Connected...With Christ at the Center

What do a cell phone, a puzzle, and a bike tire have in common?  They are all things that need a connection in order to work properly.  Consequently, they are each a different kind of connection that illustrates a specific aspect of our school year theme, which is Connected . . . with Christ at the Center.   

First, a cell phone. Have you ever tried to use your cell phone when you don’t have any bars or you’re not connected to Wi-Fi?  It’s all but useless. This is certainly a first-world problem, but it is frustrating, isn’t it?  I mean, I know we’re supposed to use our cell phones to make phone calls, but how would you ever be able to scroll through TikTok, post your BeReal on time, or check your Instagram feed without a connection to Wi-Fi?

Just like our cell phones, we all need to be connected as well.  As fallen, sinful people, each one of us needs to be connected to Christ.  Without that connection, we could never escape the consequences of our sin or its wages, which is death. 

As recorded in John 15:3, Jesus said, “Already you are clean because of the word that I have spoken to you.”  Christ is the source of our redemption because He cleanses us from our sin and gives us life.  Not only that, but in verse 5 (which is our theme verse), Jesus says, “I am the vine; you are the branches. Whoever abides in me and I in him, he it is that bears much fruit, for apart from me you can do nothing.” 

Christ is the vine and the source of our righteousness.  Without a connection to Him, we could never do anything that God would recognize as good.  Thanks be to God that by His grace you are connected to Christ, and with that connection comes the free gift of salvation and everlasting life.

Next, a puzzle.  A puzzle is not complete until each and every piece is connected to another.   When you first open the box, there’s no order to the pieces.  They’re a meaningless mess until you start connecting them together.  As more pieces are added to the puzzle the picture becomes clearer and clearer, but it’s not until that final piece is in place that the puzzle is complete.

The same is true for us as Christians.  As the body of Christ, we are connected to one another.  The body of Christ is made up of unique individuals from every walk of life and culture with a vast variety of experiences just like the students, faculty, and staff at Concordia Lutheran High School.  By virtue of our individual connection to Christ we are also connected to one another. 

Even though our theme verse doesn’t talk about this kind of connection, Paul does in his first epistle to the Corinthians.  In that letter he says that there should be “no division in the body, but that the members” should “have the same care for one another. If one member suffers, all suffer together; if one member is honored, all rejoice together.  Now you are the body of Christ and individually members of it” (I Corinthians 12:25-27).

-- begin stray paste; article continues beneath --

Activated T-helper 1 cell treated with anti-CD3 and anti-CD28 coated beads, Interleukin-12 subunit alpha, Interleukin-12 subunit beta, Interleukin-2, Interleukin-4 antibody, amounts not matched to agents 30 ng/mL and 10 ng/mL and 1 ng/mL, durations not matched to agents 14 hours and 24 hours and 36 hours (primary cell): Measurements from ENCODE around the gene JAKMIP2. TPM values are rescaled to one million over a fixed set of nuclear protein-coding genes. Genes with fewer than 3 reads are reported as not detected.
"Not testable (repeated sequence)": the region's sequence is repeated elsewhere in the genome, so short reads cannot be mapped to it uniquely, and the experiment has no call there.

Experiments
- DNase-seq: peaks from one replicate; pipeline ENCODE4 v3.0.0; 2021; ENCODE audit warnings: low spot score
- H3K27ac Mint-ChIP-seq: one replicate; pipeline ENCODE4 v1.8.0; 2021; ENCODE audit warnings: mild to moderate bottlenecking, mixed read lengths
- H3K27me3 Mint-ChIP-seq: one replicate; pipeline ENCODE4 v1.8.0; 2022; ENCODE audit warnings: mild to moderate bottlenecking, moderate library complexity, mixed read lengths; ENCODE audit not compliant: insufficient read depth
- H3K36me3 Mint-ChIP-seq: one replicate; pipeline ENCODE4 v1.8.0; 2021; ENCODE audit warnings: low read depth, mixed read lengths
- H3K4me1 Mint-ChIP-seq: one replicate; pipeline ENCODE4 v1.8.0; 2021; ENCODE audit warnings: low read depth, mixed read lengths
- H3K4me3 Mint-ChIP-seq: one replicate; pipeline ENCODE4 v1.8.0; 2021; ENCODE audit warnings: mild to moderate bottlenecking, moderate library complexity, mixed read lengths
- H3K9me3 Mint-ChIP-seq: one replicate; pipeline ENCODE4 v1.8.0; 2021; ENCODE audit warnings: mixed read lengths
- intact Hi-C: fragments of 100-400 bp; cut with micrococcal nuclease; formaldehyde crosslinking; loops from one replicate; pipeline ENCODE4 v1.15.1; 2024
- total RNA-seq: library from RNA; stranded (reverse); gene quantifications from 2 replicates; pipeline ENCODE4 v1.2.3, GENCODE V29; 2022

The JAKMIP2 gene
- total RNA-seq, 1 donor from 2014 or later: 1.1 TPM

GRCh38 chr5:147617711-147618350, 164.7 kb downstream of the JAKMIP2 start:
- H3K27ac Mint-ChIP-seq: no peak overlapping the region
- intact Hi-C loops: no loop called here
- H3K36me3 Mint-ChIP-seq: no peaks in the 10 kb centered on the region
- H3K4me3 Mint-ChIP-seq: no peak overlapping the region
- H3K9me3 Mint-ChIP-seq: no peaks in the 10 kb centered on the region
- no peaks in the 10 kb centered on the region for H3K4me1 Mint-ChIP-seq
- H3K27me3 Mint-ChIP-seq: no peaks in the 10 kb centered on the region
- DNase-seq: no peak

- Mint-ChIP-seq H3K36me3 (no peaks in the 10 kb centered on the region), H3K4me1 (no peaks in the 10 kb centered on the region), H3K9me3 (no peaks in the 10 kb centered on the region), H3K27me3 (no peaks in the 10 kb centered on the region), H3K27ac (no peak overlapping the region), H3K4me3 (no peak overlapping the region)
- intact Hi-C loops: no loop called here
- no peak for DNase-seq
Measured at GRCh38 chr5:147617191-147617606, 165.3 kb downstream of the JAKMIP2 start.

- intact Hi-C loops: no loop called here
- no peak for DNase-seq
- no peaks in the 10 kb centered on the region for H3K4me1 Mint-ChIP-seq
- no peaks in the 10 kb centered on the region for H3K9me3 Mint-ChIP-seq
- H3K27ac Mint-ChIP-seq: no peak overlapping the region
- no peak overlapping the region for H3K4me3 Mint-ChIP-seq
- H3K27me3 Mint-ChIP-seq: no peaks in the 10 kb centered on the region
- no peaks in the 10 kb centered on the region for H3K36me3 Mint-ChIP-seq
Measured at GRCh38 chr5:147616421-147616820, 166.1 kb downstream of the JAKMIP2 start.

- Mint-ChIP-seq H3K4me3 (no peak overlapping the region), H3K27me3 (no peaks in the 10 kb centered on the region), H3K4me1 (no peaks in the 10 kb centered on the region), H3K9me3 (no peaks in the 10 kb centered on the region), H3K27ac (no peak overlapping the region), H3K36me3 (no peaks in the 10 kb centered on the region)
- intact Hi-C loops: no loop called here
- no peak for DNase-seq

But maintaining that connection is not always easy.  After all, human relationships are oftentimes broken - marked with disagreements and strife, hurt feelings and bitterness.  How does God expect that no division would exist among us?  That seems unrealistic.   

Even as Christians, we struggle with our sinful nature.  Even within a Christian environment like Concordia Lutheran High School, we don’t always get along.   We’re not perfect and neither are our relationships with other people.  However, we have something that the unbelieving world does not have.  We have Christ at the center of our relationships.  When there are issues to work through, what do we do?  We seek to be reconciled in the name of Christ (2 Corinthians 5:18-21).  As the connected body of Christ, we seek to be forgiven by one another and to forgive others freely in the Name of Christ.  Why?  Because we are, all of us together, the body of Christ in this place.       

Lastly, a bike tire. You’ve got the rim, the spokes, and the hub (that connects the tire to the bike and to the chain that makes the wheel turn and ultimately makes the bike move).  If any of those parts are missing or broken, don’t even think about riding that bike.  The most important piece, though, is the hub.  Without the hub, everything falls into disarray.  The hub is at the center and keeps everything together.    

Christ is the hub for us.  He’s at the center of our lives and at the center of our relationships with one another.  It is only because of our connection to Christ that our connection to one another can be maintained.  Human opinion, pride, selfishness, personal preferences, ego would drive us apart, but Christ keeps us together. Christ at the Center means that we keep His commandments (John 15:10).  We keep His word and hold it sacred because God Himself has revealed it to us. We trust Him and not ourselves.  We trust Him and not the lies that Satan spreads throughout our culture and our world.  We trust Him and not the conventional wisdom of the day which stands in contrast to His Word. 

At Concordia Lutheran High School, the truth of God’s Word is the foundation of everything we do.  As Christians within this Christian community, we abide in the love of Christ.  These things Christ has spoken to you, that His joy may be in you, and that your joy may be full (John 15:11).  We are Connected . . . with Christ at the Center.